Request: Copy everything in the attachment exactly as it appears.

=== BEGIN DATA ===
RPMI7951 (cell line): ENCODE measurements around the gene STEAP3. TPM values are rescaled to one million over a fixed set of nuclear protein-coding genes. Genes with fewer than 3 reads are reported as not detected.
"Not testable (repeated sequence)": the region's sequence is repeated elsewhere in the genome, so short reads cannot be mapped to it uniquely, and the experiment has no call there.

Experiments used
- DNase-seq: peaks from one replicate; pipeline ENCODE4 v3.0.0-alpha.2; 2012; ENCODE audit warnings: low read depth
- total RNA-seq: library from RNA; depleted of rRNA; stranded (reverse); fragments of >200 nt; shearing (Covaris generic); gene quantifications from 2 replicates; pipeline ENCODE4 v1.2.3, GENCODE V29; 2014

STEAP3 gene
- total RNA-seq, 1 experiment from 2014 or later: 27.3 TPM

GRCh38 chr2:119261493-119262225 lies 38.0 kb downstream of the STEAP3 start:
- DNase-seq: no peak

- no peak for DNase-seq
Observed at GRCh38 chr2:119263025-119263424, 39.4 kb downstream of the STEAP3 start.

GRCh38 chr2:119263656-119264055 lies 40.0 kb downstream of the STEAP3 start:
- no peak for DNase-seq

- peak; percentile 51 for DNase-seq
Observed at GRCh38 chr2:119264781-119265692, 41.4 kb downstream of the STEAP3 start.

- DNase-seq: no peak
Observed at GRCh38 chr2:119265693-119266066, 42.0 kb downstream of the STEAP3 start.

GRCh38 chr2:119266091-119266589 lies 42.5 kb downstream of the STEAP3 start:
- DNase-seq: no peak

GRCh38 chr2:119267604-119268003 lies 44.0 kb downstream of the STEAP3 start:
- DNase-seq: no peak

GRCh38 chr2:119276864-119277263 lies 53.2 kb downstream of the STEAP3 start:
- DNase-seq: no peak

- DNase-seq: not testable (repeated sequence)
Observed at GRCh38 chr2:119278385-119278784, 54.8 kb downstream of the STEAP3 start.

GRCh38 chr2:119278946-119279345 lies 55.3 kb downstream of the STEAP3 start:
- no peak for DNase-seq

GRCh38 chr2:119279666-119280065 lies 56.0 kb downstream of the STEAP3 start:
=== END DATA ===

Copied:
RPMI7951 (cell line): ENCODE measurements around the gene STEAP3. TPM values are rescaled to one million over a fixed set of nuclear protein-coding genes. Genes with fewer than 3 reads are reported as not detected.
"Not testable (repeated sequence)": the region's sequence is repeated elsewhere in the genome, so short reads cannot be mapped to it uniquely, and the experiment has no call there.

Experiments used
- DNase-seq: peaks from one replicate; pipeline ENCODE4 v3.0.0-alpha.2; 2012; ENCODE audit warnings: low read depth
- total RNA-seq: library from RNA; depleted of rRNA; stranded (reverse); fragments of >200 nt; shearing (Covaris generic); gene quantifications from 2 replicates; pipeline ENCODE4 v1.2.3, GENCODE V29; 2014

STEAP3 gene
- total RNA-seq, 1 experiment from 2014 or later: 27.3 TPM

GRCh38 chr2:119261493-119262225 lies 38.0 kb downstream of the STEAP3 start:
- DNase-seq: no peak

- no peak for DNase-seq
Observed at GRCh38 chr2:119263025-119263424, 39.4 kb downstream of the STEAP3 start.

GRCh38 chr2:119263656-119264055 lies 40.0 kb downstream of the STEAP3 start:
- no peak for DNase-seq

- peak; percentile 51 for DNase-seq
Observed at GRCh38 chr2:119264781-119265692, 41.4 kb downstream of the STEAP3 start.

- DNase-seq: no peak
Observed at GRCh38 chr2:119265693-119266066, 42.0 kb downstream of the STEAP3 start.

GRCh38 chr2:119266091-119266589 lies 42.5 kb downstream of the STEAP3 start:
- DNase-seq: no peak

GRCh38 chr2:119267604-119268003 lies 44.0 kb downstream of the STEAP3 start:
- DNase-seq: no peak

GRCh38 chr2:119276864-119277263 lies 53.2 kb downstream of the STEAP3 start:
- DNase-seq: no peak

- DNase-seq: not testable (repeated sequence)
Observed at GRCh38 chr2:119278385-119278784, 54.8 kb downstream of the STEAP3 start.

GRCh38 chr2:119278946-119279345 lies 55.3 kb downstream of the STEAP3 start:
- no peak for DNase-seq

GRCh38 chr2:119279666-119280065 lies 56.0 kb downstream of the STEAP3 start: